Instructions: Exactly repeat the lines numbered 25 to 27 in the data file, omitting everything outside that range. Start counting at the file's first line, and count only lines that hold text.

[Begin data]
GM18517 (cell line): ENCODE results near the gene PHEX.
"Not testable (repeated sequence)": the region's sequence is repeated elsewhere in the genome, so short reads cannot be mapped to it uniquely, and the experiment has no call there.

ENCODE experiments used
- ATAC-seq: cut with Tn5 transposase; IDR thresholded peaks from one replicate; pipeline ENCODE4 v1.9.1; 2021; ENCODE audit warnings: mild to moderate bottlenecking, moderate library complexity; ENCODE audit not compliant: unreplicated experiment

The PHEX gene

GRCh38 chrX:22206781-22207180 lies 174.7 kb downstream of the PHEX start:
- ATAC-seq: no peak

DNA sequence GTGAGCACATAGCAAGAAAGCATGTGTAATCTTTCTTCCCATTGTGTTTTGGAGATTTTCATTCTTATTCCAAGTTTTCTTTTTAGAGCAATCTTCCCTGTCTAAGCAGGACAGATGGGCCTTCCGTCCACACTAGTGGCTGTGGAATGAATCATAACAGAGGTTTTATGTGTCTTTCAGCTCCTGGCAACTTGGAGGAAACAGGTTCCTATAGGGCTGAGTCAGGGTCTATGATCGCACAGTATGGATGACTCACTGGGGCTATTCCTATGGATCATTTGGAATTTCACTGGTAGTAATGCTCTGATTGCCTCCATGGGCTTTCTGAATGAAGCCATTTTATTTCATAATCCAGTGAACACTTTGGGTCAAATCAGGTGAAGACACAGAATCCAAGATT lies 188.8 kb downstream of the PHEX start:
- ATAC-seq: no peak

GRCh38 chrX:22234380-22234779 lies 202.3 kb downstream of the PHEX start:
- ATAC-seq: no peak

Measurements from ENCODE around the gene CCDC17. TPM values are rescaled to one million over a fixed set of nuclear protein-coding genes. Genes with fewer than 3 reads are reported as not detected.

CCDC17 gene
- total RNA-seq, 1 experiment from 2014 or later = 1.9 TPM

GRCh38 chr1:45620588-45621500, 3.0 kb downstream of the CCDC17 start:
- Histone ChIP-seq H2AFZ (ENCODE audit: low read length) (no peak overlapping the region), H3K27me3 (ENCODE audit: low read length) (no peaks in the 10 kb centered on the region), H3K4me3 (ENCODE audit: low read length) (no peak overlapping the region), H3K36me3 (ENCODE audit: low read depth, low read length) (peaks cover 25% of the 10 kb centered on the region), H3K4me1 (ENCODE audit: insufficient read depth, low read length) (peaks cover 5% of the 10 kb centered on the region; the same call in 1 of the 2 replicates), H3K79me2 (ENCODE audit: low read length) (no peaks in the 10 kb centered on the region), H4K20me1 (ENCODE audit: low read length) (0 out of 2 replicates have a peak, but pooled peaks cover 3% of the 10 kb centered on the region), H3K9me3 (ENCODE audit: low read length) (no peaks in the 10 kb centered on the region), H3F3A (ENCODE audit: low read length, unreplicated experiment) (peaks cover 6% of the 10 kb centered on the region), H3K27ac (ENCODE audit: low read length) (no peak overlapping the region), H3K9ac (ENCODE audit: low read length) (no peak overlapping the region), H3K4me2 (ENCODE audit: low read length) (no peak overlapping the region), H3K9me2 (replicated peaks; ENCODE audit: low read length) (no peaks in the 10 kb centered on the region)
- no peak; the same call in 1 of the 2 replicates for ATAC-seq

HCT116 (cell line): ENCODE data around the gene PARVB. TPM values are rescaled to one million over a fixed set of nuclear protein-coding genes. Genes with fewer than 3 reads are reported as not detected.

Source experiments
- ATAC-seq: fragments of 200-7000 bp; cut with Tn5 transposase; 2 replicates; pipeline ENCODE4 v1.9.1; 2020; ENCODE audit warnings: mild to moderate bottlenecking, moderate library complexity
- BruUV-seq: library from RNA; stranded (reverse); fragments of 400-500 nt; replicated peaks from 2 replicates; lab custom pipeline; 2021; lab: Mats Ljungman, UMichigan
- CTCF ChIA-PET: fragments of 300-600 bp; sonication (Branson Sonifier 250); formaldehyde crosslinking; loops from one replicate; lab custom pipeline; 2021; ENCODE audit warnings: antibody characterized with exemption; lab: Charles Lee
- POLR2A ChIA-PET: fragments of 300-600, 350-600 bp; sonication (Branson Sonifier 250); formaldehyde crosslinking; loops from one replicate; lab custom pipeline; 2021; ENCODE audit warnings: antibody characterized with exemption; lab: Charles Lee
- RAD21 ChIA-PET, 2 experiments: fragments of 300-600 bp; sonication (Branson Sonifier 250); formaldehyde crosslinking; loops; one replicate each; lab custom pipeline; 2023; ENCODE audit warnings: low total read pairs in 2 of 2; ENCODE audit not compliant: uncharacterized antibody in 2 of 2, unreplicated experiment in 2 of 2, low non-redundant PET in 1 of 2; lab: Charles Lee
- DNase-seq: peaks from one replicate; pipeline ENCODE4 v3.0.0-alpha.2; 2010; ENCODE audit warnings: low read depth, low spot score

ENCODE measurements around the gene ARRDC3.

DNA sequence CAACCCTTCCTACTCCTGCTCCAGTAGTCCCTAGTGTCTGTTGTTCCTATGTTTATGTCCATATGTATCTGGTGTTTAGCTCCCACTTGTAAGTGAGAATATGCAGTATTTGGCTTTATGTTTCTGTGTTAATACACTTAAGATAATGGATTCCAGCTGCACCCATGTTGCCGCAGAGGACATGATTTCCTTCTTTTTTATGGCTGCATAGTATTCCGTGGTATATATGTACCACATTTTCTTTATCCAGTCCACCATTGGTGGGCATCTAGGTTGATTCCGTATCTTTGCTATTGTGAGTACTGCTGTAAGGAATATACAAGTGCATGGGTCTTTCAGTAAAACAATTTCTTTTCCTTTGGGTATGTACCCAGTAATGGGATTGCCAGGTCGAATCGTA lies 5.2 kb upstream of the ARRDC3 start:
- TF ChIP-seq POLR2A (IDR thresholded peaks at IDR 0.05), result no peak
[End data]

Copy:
- DNase-seq: peaks from one replicate; pipeline ENCODE4 v3.0.0-alpha.2; 2010; ENCODE audit warnings: low read depth, low spot score

ENCODE measurements around the gene ARRDC3.

DNA sequence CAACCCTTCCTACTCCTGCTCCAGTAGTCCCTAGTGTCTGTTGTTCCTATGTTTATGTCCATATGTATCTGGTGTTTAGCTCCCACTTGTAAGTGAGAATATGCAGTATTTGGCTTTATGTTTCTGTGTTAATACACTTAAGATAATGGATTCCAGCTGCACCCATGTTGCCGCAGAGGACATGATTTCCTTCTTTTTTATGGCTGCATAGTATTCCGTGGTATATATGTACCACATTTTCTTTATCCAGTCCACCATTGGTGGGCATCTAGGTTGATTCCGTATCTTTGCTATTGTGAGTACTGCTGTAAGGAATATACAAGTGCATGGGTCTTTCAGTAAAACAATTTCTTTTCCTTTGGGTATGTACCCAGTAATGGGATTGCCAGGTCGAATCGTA lies 5.2 kb upstream of the ARRDC3 start: